The English dark-rock project Meggie Brown released the début single Coming Back Again yesterday.
An intriguing one hundred and fifty five seconds reveal which needs the subwoofers to be set to full boost and everything else left as was, though kicked to loudest volume, with windows open (if you are in the nippy climes in which I exist today as I type (else move the freezer and open the door to try that) prior to hitting play to allow the chill blast of soundwaves to ripple the hairs on the forearm to form their own goosebumps in to the descent of every more gloomy self-doubt which circles the brain.
Set to a hypnotic guitar that takes control over the anteroinferior region of the temporal lobe, rather than descending in to an anxiety the listener finds themselves closing down access to the amygdala with glowing feeling of euphoria.
I do apologise, again, that I am once again late to get to an article.
Their début eponymous EP was released earlier this month – a four track, roughly twenty two minutes, collection – which cast dark clouds over even the brightest sunlit day inside which the listener becomes encased in enrapturing billows of thunderous bass-line and evocative duo of rotational guitars entwine with each other as loosely tied drumskin sinks inside the rims to echo around the ears whilst the unobtrusive vocal melts in to the mind.
Without a sub-woofer and sturdy bass speakers the beauty of the music is lost.
My selection from the EP being the penultimate Capitalist Creed.
CWM is a relatively new English dark-rock quartet.
Only a couple of songs are around, both of fairly dark outline though one, Icebreaker, is punchier than other, the more recent Raised As Wolves, which has a more nuanced texturing to it affording the quartet to shine as creative songwriters due to its multitudes of layers that float through the room as it casts an ethereal dreamy presence towards which the listener finds themselves vainly reaching out to embrace the curling echoes as they drift past.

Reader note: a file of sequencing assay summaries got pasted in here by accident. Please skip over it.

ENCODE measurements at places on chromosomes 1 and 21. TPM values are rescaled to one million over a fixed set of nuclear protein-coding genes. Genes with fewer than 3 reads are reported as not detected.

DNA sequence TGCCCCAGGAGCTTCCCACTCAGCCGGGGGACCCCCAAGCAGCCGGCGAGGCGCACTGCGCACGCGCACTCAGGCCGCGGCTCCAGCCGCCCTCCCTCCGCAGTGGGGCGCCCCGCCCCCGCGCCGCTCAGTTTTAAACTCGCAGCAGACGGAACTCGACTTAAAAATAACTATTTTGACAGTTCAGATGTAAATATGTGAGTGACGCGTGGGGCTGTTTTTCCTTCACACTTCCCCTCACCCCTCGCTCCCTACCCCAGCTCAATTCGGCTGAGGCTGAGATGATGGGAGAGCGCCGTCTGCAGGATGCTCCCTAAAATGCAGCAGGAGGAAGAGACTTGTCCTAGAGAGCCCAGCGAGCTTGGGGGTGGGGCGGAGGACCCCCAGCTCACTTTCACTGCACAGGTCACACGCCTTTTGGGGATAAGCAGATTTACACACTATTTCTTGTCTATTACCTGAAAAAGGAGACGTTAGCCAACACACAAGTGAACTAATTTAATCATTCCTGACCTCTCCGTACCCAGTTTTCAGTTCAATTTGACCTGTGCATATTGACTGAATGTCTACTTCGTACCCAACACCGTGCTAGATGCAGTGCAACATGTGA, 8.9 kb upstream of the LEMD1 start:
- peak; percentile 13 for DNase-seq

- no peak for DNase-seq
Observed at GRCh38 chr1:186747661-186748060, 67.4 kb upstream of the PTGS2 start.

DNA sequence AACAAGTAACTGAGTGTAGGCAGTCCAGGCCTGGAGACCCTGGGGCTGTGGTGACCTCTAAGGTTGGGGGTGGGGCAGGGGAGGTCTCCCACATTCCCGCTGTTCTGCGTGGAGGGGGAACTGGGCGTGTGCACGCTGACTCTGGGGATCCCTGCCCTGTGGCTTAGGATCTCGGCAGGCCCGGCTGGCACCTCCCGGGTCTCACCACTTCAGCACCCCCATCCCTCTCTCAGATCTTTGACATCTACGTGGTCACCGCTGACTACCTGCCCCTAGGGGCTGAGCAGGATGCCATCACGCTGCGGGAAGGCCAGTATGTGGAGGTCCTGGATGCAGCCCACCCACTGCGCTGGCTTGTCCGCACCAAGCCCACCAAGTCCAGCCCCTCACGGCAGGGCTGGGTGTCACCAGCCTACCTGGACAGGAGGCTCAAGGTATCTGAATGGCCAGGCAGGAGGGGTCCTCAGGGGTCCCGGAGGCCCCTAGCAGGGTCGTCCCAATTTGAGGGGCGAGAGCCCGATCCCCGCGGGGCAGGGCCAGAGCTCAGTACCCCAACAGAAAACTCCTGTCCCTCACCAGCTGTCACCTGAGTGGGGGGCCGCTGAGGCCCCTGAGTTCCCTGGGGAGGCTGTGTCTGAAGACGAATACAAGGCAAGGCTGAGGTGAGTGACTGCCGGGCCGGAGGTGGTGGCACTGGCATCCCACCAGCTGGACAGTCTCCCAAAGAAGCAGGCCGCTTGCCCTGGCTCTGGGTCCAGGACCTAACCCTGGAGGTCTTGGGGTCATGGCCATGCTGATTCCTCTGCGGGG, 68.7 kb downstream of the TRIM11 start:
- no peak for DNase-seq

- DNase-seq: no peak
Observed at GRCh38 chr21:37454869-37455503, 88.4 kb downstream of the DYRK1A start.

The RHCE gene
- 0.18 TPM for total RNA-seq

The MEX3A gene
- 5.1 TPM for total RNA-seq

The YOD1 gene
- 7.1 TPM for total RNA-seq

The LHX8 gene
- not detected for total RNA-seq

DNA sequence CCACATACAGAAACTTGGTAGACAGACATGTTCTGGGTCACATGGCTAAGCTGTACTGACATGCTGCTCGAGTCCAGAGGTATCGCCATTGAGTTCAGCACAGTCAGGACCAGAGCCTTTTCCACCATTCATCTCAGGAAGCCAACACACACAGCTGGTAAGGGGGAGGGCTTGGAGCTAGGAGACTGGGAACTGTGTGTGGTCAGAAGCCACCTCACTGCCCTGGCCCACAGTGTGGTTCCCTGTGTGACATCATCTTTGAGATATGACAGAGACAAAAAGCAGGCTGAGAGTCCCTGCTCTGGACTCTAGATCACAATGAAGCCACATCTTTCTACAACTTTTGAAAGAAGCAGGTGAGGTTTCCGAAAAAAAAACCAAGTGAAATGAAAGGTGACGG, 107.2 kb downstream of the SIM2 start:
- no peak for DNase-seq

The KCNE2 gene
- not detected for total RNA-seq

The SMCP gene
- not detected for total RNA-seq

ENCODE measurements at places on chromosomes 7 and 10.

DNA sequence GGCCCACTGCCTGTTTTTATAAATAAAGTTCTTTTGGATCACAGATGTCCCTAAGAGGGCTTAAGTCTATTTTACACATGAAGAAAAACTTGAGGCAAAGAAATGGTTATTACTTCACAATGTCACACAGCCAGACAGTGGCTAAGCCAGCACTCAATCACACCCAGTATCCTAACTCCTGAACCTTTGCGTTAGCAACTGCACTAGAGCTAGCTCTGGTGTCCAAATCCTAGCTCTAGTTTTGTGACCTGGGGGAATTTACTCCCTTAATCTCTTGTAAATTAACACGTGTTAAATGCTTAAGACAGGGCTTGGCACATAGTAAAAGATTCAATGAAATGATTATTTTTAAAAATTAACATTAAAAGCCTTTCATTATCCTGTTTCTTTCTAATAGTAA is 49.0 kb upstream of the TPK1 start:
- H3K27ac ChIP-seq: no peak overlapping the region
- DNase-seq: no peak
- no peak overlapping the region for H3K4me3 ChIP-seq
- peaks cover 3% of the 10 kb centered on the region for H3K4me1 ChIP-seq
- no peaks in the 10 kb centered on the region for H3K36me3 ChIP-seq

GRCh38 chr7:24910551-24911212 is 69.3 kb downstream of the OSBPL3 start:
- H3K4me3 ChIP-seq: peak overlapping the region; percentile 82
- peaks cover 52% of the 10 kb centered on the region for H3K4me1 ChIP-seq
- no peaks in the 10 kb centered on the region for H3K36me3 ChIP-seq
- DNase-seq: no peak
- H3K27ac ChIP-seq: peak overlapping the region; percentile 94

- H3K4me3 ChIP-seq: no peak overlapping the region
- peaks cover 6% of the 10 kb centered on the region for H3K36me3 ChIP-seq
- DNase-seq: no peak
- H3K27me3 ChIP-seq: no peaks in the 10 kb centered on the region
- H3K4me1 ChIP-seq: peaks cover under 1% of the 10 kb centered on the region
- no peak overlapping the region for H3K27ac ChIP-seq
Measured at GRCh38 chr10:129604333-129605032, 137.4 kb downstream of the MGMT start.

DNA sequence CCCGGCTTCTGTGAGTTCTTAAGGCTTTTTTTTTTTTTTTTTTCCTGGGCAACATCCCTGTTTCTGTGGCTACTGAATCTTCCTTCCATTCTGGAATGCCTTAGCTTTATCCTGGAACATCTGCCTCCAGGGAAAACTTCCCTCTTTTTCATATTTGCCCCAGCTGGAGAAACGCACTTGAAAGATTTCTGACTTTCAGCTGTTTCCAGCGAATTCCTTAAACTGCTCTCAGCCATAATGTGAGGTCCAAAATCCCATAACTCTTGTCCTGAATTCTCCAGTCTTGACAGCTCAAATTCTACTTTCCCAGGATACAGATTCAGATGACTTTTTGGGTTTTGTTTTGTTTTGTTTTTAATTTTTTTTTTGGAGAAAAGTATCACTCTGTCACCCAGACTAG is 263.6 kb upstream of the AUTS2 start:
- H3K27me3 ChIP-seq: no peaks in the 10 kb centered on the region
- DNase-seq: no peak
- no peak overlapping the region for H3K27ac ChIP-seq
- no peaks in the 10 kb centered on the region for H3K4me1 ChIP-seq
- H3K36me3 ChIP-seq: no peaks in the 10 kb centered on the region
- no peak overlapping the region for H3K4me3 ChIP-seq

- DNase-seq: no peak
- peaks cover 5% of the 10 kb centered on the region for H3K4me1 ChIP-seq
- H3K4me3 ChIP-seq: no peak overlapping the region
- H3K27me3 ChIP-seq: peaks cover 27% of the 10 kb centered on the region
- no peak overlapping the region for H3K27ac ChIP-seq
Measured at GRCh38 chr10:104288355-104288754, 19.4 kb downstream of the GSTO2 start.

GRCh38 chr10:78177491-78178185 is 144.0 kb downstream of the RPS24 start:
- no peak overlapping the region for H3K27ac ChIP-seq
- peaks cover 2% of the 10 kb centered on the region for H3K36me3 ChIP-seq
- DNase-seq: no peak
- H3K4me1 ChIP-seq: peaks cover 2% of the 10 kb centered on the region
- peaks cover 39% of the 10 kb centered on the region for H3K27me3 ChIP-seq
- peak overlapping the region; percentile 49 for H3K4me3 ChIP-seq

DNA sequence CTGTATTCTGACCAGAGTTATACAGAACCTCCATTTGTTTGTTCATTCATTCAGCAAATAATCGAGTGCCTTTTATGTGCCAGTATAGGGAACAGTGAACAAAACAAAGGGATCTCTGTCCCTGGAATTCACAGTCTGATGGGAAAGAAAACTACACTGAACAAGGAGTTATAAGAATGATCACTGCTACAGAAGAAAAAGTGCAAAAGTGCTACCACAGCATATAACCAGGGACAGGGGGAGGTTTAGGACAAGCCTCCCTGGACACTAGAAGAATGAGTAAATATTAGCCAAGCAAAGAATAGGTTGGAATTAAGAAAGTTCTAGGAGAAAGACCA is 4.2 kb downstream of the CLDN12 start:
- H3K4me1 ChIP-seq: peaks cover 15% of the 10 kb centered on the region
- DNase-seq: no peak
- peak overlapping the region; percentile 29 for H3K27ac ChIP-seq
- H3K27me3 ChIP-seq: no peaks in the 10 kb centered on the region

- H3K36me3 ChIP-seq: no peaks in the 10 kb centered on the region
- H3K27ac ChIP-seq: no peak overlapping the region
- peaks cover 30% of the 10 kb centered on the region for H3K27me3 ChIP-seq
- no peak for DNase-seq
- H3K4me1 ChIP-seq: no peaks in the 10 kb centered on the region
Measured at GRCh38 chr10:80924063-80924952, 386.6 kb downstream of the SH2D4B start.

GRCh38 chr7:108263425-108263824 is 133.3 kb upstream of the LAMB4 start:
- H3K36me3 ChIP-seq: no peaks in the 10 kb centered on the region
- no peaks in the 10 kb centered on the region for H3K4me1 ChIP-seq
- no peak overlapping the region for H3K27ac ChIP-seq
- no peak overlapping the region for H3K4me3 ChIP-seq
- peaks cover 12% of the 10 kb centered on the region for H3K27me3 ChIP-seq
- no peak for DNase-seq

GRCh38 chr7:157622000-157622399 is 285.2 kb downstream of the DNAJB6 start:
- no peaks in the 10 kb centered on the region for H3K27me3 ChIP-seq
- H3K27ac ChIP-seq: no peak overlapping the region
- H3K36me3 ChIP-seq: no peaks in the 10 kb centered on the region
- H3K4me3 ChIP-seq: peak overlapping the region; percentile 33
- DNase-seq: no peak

It is difficult to comprehend CWM have only recently got together and on the basis of the two tracks, particularly, to my mind, the latter, will find many more people speaking at least one word of Welsh more than they knew in the past – though to be fair – having not asked about the intended pronunciation, perhaps each individual letter stands on its own.
The Ian Quiet Review is a dark-rock trio from the USA.
The Ian Quiet Review
The room develops its own wave underfoot on hitting play as The Ian Quiet Review deliver their music which has an infectious beat that sublimates in to everything it touches.
The songs contain a dark menace that forms the signature of the output as the formidable vocal paces like a stalking panther while a captivating deeply resonating bass pulses through the ears whilst drifting synth and varied instrumentation melts through the snapping percussion.
From their recent début eight track LP – Seance Fiction – the second song – Hocus Pocus.
Seance Fiction will, if justice be served, raise their profile significantly from the strong and growing local live performance circuit they have thus far developed.
I apologise to one and all for the late handling of this as an email has been sitting in my email inbox for a couple of weeks.
The Finnish dark-rock band Uptown Electronics released the two track single Crashin’ Slow on the 15th.
Uptown Electronics – Crashin’ Slow – artwork
There is a different layering than music previously featured which is evident in both Crashin’ Slow and the B side Release The Pressure where rock guitar architecture builds the scaffolding to the songs as the looming tracks darken the doorway.
These are capable musicians and I look forward to hearing more in the coming years.